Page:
Over the years many standards and frameworks have been developed and adopted to address information security concerns. Information security which was once a niche domain and often an afterthought for business executives has come to occupy the centerstage.
It is the result of wholesale migration of enterprise data to computer systems which are networked with each other and with different parts of an organizations network and/or to third party networks through VPN and leased lines and to an always on internet which is accessed by a variety of endpoints from different locations.
The situation is made more challenging by the plethora of technologies and software which increase the attack surface and the ever-evolving threat landscape which has become more and more sophisticated over time. The other reason is the overwhelming dependence of present-day business on information which is not just an asset but the most important asset. So much so that the focus of all BCP and DR programs is on securing and restoring information.
Given the above scenario it is understandable why there are so many information security standards and why they are so important. It is to give organizations and nations a direction and guidance as to how to approach and best secure information and information assets and how to evaluate effectiveness. Otherwise, every organization will have to reinvent the wheel and most will not be able to do it to any degree of efficiency and whatever they do will be disputed as to its effectiveness and intent.
As mentioned above, there are many information security standards – some global, some national and some industry specific. In this article we will discuss 2 such standards, namely, ISO 27001 and NESA. Both are hugely different but have a lot of common ground. Let us discuss the 2 standards briefly before we go into a comparison and into how they should be approached at by an organization for the purpose of implementation and compliance.
ISO 27001 is the global de facto information security standard which comes from ISO or the International Organization for Standardization. The latest iteration of the standard is ISO/IEC 27001:2013 (IEC means International Electrotechnical Commission, a body which works with ISO to produce standards on electrical, electronic, and derived technologies). In fact, it is one among many standards from the family of ISO 27000 standards all of which are devoted to information security. ISO 27001 is the main standard against which an organization can be audited and certified while the other standards in the family support ISO 27001. The chief among the other standards in the family are ISO 27000 (introductory standard which defines information security terms and terminologies), ISO 27002 (provides guidance about implementing the controls listed in Annexure A of ISO 27001), ISO 27005 (provides guidance on performing information security risk management), ISO27011 (provides guidance about ISO 27001 implementation for the telecom sector) etc.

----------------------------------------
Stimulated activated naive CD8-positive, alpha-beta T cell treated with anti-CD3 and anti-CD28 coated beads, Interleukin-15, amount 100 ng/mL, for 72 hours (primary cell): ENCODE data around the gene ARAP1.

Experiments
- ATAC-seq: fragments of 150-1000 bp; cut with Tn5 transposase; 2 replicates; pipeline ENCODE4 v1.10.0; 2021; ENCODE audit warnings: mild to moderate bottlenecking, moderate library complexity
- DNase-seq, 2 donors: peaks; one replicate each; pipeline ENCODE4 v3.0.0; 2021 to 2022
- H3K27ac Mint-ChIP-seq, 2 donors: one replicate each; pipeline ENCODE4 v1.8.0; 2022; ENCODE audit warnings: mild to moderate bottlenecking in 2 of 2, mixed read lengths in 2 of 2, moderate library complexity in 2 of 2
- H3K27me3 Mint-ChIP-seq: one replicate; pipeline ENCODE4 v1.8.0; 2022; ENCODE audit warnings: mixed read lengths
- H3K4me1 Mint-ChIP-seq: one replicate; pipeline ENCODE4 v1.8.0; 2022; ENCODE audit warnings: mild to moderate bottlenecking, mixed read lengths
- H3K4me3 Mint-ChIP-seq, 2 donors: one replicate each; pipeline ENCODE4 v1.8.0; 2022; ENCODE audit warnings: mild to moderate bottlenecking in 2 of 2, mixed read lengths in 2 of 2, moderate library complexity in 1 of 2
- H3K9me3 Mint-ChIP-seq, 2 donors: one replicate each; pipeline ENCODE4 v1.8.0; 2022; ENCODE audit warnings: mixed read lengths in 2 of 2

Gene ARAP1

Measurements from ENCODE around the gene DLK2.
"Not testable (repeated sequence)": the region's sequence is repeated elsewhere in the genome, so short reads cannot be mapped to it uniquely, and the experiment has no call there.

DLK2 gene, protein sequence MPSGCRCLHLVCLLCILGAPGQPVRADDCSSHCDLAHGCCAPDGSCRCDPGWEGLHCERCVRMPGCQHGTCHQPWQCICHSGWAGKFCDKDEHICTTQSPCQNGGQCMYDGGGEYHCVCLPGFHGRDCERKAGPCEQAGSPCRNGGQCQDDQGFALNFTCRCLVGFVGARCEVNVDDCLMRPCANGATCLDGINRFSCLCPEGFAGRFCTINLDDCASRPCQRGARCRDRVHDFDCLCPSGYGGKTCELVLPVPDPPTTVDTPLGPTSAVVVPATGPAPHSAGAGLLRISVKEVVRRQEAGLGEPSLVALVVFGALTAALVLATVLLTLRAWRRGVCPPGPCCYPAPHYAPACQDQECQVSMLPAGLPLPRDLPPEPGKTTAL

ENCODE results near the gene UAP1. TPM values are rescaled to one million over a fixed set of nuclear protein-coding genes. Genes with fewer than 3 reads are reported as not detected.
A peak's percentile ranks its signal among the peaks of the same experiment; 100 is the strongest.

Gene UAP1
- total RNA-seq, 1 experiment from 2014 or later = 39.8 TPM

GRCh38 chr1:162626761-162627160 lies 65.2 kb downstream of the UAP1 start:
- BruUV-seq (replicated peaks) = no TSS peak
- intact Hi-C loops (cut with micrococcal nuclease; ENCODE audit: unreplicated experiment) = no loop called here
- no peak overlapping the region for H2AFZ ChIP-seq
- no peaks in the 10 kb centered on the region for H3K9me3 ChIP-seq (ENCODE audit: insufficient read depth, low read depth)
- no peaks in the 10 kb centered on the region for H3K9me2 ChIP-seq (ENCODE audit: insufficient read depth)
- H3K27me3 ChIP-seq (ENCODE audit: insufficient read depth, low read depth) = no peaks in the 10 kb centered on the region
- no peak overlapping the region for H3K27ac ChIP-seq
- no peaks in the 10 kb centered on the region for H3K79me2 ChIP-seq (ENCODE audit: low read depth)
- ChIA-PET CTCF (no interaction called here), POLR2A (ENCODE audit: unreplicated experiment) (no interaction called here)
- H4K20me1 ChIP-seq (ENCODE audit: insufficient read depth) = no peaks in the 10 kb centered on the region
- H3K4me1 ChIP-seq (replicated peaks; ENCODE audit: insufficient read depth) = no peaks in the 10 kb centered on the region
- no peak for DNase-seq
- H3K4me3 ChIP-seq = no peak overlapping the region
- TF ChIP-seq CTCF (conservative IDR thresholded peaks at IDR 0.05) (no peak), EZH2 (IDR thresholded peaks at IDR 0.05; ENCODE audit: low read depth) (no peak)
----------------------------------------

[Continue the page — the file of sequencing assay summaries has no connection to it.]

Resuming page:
ISO 27001 follows the same uniform format as that of other ISO standards which will be easily recognizable to anybody who is acquainted with ISO standards. ISO standards are very neat and easy to read even by laypeople. ISO 27001:2013 is particularly very well-crafted, elegant, and easy to navigate. Being an international standard, it is very broad based and does not go into specifics but provides enough wherewithal to design an ISMS which best suits one’s purpose. A copy of the standard can be purchased from the ISO website at https://www.iso.org/standard/54534.html.
The standard follows a risk-based approach to information security and consists of 7 mandatory clauses which is the core of the standard. The clauses guide an organization about how to design, implement and operate an Information Security Management System, commonly referred to as an ISMS. The different clauses are shown mapped to the stages of a PDCA cycle below to give context and for better understanding.